Jose Marti and His Stories in a Massachusetts Classroom

Jovann Silva with some of his students.

By Julio Antonio Fernandez Estrada (El Toque)

HAVANA TIMES – Jovann Silva was one of the last students I taught Legal Studies to at the University of Havana. He graduated in Law in 2012, and that same year emigrated to the United States. From 2012 to 2018, he worked at a series of banks, until he got a job as a Spanish teacher in a Massachusetts high school near Boston.

Jovann is one of the hundreds of thousands of Cubans who’ve had to make rapid 180 degree turns in their lives in order to reinvent themselves in the new world they emigrated to. However, Jovann seems happy in his new career. He received his Master’s in Education and Spanish Language in the United States and Spain, and he speaks passionately about his work.

A few days ago, I met a group of Jovann’s students. We toured the Harvard Art Museum, and I witnessed their earnest efforts to answer a sheet of questions in Spanish regarding pictorial styles, artistic movements,d and the great masters of each era.

At the end of the field trip, we held a conversation. They asked me about my life, always in a highly correct Spanish, as well as my stay at Harvard and my experiences in Cuba.

One boy’s question really made me think: “Why is there money in Cuba if they say they’re a communist country?” the teen asked me. My answer isn’t relevant to this interview, but I was impressed by the questioner’s deep thinking, and by the fact that he showed an interest in Cuba. I presumed that interest had been sparked by his teacher, Jovann.

Jovann treats the students like a Cuban teacher, with that easy informality of Cuba, shaded now and again by adding Señor or Señorita in front of his students’ names.

But the most touching moment I experienced in the museum was when these 15-17 year olds, who come from a school outside of Boston, began to name passages from Jose Marti’s famous children’s collection La Edad de Oro [“The Age of Gold”]. “What’s going on here?” I wondered. This conversation with Jovann Silva centers around that surprise.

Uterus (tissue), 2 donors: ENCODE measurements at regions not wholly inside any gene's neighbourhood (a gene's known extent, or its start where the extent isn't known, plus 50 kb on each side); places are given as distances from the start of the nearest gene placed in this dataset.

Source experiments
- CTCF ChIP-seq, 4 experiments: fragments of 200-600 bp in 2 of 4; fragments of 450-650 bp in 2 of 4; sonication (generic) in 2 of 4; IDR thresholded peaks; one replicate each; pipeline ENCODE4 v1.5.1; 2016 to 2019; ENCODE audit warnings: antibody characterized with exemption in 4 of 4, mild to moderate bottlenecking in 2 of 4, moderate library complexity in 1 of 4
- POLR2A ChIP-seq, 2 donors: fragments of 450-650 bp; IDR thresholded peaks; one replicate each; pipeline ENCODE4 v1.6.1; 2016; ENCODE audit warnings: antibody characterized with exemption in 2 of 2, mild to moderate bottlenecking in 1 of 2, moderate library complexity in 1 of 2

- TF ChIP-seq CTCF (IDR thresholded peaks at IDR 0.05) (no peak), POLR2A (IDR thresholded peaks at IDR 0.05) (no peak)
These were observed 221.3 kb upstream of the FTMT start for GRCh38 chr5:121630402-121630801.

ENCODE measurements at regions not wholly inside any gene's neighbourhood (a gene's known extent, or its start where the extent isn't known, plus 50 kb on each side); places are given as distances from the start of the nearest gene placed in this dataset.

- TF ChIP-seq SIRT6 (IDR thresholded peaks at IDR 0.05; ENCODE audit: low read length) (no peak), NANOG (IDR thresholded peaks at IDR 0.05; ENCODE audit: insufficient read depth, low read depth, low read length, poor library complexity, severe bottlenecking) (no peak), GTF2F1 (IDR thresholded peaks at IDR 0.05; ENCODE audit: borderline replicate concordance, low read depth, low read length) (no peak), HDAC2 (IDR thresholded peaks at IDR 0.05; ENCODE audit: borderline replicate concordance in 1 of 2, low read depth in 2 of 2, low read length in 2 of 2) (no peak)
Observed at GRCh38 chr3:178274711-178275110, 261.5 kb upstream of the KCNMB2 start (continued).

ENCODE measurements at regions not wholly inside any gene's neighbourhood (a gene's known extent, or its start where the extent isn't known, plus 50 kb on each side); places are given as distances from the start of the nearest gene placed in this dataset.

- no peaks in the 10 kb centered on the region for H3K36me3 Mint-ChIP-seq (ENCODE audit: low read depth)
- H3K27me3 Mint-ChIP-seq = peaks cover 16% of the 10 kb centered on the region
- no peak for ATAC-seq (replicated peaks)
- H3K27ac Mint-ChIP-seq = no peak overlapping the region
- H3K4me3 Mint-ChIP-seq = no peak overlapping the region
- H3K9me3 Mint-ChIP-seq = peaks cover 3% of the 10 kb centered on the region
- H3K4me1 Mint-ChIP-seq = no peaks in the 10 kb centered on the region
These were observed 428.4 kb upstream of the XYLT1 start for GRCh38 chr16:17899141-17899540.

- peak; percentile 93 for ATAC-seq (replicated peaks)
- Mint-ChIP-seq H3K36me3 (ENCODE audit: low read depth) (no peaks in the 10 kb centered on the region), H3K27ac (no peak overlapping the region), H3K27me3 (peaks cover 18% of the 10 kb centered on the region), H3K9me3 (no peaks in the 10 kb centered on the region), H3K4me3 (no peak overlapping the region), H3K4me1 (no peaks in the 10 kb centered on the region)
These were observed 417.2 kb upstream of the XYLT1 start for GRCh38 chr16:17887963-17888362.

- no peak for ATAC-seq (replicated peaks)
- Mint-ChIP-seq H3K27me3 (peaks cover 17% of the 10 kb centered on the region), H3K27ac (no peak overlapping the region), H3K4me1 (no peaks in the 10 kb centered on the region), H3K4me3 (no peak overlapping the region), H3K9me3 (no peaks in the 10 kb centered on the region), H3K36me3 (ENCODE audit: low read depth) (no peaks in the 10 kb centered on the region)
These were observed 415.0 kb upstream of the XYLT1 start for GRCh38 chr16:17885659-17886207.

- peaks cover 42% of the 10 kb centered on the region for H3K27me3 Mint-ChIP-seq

Jovann – why and how did you become a teacher in the US? Did it pain you to give up Law, or do you still have some ideas of pursuing it? Do you use it in your Spanish classes?

The answer is surprising, but by leaving the field of Law, I was only straightening my path and fulfilling my dream of becoming a teacher. It’s a vocation I’ve had since I was a child, but because of social pressure in Cuba I never made it a reality. They told me too many times that going into teaching wasn’t a good idea for an intelligent student who got the best grades, and that I could “aspire to better things.” My immaturity and lack of vocational awareness caused me to heed those who advised me to study something different. The sad reality of conditions for teachers in Cuba also convinced me that Law or any other career were better options.

However, the five years of law studies went very well for me, and I learned to love the career. I haven’t abandoned it completely. I’m now the unofficial legal advisor for relatives and friends on topics of US, Cuban and Spanish laws. Above all, I assist people who come to me through acquaintances, seeking assistance in immigration issues. I frequently help them apply for immigration benefits through the US Citizenship and Immigration Services (USCIS). In order to be able to do that, I was certified as a Notary Public by the State of Massachusetts. This doesn’t mean I’m invested with the trusts and powers of a notary in Latin America, but I can certify the validity of legal documents and their translations.

Jovann Silva’s classroom, decorated in celebration of Cuba’s original independence day on May 20. Courtesy photo from Jovann Silva.

In addition, at Pembroke High School, the school where I work, I’m the advisor for the Mock Trial club. That’s a program sponsored by the Massachusetts Bar Association to motivate high school students to become familiar with the laws, the legal processes and the state’s legal system. The students who belong to the club prepare a trial based on a hypothetical case. Later, they have to test their abilities as lawyers and witnesses in a competitive mock tribunal. The process of preparing students for the competition involves explaining the essential elements of legal proceedings in civil and criminal cases. This exercise also keeps alive my passion for the legal profession and my knowledge of comparative law.

What’s the difference between the Cuban and the US school systems in terms of the ages and grades of the students?